“There will be false teachers among you” (2 Pet 2:1)
There are many points of entry into the realm of Truth, but Today, the dynamic Apostle Peter will be our guide. At one point, he justifies the content of his letters by stating that it is his intent that when he is gone the church members will be able to remember his repeated efforts at teaching them the fundamental truths of the gospel. But just because it is accurately recorded, does not mean “Christians” are all careful to listen to what he is saying.
Sadly, many theologies have developed over the centuries that fulfill Peter’s warning about ministers who will secretly introduce destructive heresies into the church. The assurance of salvation is one of those topics for which Scripture promises that “they will be paid back for the harm they have done.”
The popular doctrine often sounds something like this: Once you have committed your life to Jesus, it doesn’t ever matter what you do after that (whether good or bad), because you have been guaranteed eternal life and God will make sure you are saved. There is much truth embedded within this statement, but it only takes a pinch of leaven to inflate the entire loaf.
The writings of the Apostle Peter appear to take a very different position. His theology is based upon the divine power gifted to believers through faith in Jesus (2 Pet 1:3), from which every professing Christian is told to
“be all the more eager to make your calling and election sure” (v.10).
Peter’s idea of assurance, or “making sure our welcome into the eternal kingdom” (v.10-11) places part of the responsibility upon the believer in growing in the faith and grace initially given to them. He doesn’t ever state that our efforts earn righteousness or salvation, but he does present our willing participation as evidential proof of the indwelling of God.
“For this very reason, make every effort to add to your faith…” (v.5)
Following this he cites a whole list of character qualities that reflect the presence of Christ. Those who have the grace to hear Peter, rather than perhaps their denominational theologies (if they are different), will recognize that
“if you possess these qualities in increasing measure, they will keep you” safe (v.8).
Of course, with free will involved, Peter also addresses the reality for those who don’t grow accordingly.
“But if anyone does not have them, he is [spiritually] nearsighted and blind, and has forgotten that he has been cleansed from his past sins” (v.9).
Notice that Peter does not say that they will be saved anyway. Quite to the contrary, he teaches that this is such a big deal, that it can lead to a person “falling” from the promised eternal kingdom (v.10). He later makes an even more blunt declaration about the real assurance for such a fallen believer:
“If they have escaped the corruption of the world by knowing our Lord and Savior Jesus Christ and are again entangled in it and overcome, they are worse off at the end than they were at the beginning. It would have been better for them not to have known the way of righteousness [ie: become a Christian], than to have known it and then to turn their backs on the sacred command that was passed on to them” (2:20-21).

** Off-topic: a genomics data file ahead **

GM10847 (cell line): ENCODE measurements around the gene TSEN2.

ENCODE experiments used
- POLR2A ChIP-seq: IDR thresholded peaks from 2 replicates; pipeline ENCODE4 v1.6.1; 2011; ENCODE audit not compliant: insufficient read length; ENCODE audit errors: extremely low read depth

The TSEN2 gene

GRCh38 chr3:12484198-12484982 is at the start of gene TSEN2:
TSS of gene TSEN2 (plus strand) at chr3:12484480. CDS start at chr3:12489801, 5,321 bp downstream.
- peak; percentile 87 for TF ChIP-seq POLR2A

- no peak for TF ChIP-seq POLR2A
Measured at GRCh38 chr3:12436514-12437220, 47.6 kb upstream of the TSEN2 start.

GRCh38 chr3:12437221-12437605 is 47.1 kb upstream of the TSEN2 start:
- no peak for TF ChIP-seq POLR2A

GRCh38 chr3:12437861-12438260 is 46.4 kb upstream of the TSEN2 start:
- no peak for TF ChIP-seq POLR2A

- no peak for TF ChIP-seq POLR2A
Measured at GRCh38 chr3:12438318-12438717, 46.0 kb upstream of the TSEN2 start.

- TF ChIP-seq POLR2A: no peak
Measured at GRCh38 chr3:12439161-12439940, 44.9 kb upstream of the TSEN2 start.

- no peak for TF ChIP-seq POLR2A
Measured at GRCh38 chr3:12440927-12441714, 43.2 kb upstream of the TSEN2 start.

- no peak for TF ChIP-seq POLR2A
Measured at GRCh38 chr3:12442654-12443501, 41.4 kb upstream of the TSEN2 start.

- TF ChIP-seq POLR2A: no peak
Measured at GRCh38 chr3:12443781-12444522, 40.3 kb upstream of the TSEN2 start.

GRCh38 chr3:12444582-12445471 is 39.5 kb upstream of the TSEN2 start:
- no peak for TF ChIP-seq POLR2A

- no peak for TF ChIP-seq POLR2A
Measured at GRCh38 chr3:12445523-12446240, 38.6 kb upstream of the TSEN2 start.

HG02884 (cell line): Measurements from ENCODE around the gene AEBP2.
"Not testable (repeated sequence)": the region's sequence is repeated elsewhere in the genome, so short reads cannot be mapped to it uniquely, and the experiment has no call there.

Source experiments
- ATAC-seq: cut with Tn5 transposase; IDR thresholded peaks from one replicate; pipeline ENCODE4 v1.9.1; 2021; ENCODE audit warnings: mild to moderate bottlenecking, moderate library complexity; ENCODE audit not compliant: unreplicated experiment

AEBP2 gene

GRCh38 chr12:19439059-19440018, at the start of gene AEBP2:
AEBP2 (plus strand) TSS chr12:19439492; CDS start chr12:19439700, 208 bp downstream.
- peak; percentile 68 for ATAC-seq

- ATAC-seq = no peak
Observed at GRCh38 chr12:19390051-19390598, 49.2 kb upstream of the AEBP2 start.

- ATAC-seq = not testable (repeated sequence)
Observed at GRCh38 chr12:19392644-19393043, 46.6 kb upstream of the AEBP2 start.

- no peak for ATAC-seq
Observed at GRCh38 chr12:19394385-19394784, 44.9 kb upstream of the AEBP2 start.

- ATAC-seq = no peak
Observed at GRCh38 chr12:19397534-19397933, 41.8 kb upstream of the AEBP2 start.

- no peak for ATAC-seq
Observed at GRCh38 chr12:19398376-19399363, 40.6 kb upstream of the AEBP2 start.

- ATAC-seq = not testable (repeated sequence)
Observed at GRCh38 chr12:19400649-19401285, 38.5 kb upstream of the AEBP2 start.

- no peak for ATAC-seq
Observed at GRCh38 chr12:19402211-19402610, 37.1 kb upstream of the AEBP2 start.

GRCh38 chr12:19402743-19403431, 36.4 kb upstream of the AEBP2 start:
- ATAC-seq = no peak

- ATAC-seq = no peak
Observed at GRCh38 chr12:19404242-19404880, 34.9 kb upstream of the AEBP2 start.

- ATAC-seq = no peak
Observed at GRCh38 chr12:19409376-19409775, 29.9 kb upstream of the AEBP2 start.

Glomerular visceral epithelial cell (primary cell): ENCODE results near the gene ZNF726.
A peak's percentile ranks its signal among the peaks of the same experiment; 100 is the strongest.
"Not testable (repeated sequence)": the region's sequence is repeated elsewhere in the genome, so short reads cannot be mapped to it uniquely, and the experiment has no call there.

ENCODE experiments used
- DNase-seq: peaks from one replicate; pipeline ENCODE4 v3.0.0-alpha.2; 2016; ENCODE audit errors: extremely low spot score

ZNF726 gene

The assurance for those who were cleansed from their past sins by knowing Jesus in genuine faith, but who later turned back to life’s pleasures, former addictions, or self interests, is graphically described by Peter as
They fulfill the prophecy of “A dog returns to its vomit” and “A sow that is washed goes back to her wallowing in the mud” (2:22).
By inspiration of the Holy Spirit, Peter comments upon how “ignorant and unstable people distort” what he, Paul and the other writers of Scripture have recorded “to their own destruction” (3:16). In context, he is not speaking of pagans or other unbelievers who care little about what the Apostles were writing; He is speaking of people in the church (see also 2:13).
Those ministers and “Christians” who teach otherwise, according to Peter, are “like brute beasts, creatures of instinct, born only to be caught and destroyed, and like beasts they too will perish” (2:12). It might seem like excessive abuse to even reference such things, but according to Peter, “I think it is right to refresh your memory” (1:13).
His warnings are not intended to brow-beat the broken, but to strongly caution those who think their salvation is assured no matter what. That teaching does not come from Peter. And, I would suggest to you that it doesn’t come from any of the other writers of Scripture, although Peter is our solitary guide on this trip.
Peter reveals at the end of his letter that the assurance of salvation is his key focus. Like God himself who is “patient with you”, Peter doesn’t want any of “you” to perish (3:9). He writes with strong emotion and conviction in hopes of securing the faithful, so they will never experience what remains possible for believers: eternally falling from grace
“Therefore, dear friends, since you already know this, be on your guard so that you may not be carried away by the error of lawless men and fall from your secure position” (3:17).
So how ought our definition of salvific assurance be stated in keeping with Peter’s theology?